Mathews, Harry. The Sinking of the Odradek Stadium (1971). Dalkey Archive, 1999. ISBN: 1564782077.
Some time ago I read an interview with Harry Mathews wherein he said something that seemed so obvious yet when I thought about it became a touchstone for my thoughts on the writing of fiction (albeit, there having been little of that so far)…
…Having just reread two interviews with Mathews (both from the Review of Contemporary Fiction, one with John Ash, the other with John Ashbery), the closest I found, not surprisingly, is a quote related to Raymond Roussel:
Harry Mathews: “…Reading Roussel cleared my mind of the idea that you had to write illustionistic representational fiction. If you’re writing fiction, you can do anything. Roussel’s rule was “Nothing that hasn’t been made up,” and this opened up a whole world of possibilities in me.” (from Ash interview, p.27 in the print form)
Making things up. So simple, yet… one gets the feeling that it is too often overlooked.
Anyway, Harry Mathews makes things up and, having been influenced by Roussel, they are often very odd things. This sets him a part from most authors.
The Sinking of the Odradek Stadium is an epistolary novel about a treasure hunt. Zachary is a librarian (!) living in Miami exchanging letters with his recent wife Twang who is from the Asian country Pan Nam and writing to him from Italy. They are searching for an Italian treasure that is possibly buried somewhere in the Carribean.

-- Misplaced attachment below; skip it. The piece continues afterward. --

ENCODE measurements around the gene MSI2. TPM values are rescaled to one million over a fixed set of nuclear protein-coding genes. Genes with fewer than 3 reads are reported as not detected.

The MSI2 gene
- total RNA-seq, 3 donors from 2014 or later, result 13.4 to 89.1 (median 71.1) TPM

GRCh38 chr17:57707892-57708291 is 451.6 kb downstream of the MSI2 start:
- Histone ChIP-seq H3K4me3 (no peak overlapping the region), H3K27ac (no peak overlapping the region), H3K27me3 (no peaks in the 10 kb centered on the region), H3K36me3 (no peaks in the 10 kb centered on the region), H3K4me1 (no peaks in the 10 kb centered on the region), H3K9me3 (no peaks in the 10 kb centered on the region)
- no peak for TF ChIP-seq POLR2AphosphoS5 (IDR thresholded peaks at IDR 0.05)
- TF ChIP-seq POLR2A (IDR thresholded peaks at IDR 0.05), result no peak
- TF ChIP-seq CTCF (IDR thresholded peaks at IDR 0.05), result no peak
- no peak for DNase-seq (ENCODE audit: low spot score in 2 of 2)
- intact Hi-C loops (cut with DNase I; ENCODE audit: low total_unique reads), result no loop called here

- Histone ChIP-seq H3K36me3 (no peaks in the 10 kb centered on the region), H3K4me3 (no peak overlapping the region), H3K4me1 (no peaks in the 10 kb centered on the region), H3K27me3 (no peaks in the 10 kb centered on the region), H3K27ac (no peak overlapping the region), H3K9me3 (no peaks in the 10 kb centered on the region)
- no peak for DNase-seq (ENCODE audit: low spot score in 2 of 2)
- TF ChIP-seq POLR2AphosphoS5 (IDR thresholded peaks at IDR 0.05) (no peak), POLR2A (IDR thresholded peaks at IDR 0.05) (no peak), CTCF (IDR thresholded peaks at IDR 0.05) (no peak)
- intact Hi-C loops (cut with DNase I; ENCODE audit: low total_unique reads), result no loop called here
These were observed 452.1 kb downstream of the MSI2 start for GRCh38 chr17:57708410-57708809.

What I found most difficult and annoying in this novel is also one of the most interesting stylistic traits of it: the letters of Twang. Twang’s English is very poor in the beginning of the novel. Her first letter begins: “Pan persns knwo base bal. The giappan-like trade-for mishn play with it in our capatal any times.” (6) It becomes quite a chore to read her letters, especially when they become rife with her research on various Italian historical figures (Medicis) involved with the treasure, when her poor English mixes with Italian names and terms. I’ll admit to a certain distaste for dialect writing, and this creates a similar effect. Interestingly enough, though, Twang’s English gets better over the course of the novel, a well-crafted stylistic conceit.
Zachary and Twang both get involved with some shady characters as they research the treasure, and while Twang tells buddhist-like parables from her country, Zachary meets rich men, joins a kind of secret society, and describes the crazy carnival that goes on in Miami during the story. Throughout, Mathews’ imaginative powers are in evidence and, often, elements of the story read as if they were created with Roussel’s “method” or some other constraint, yet this novel pre-dates Mathew’s involvement with the Oulipo.
The title of the novel remains a mystery until the very last letter, in fact, it is the only novel I can think of where the title actually forms an element of the story in itself (which is hard to explain without giving it all away). The novel also contains an index, which has left me with a single mystery related to one of the character’s last name — which is unstated in the text proper but found in the index — a last little mystery that I need to look into.
While I was often frustrated with this novel, it was ameliorated by the enjoyable strangeness of much of the events.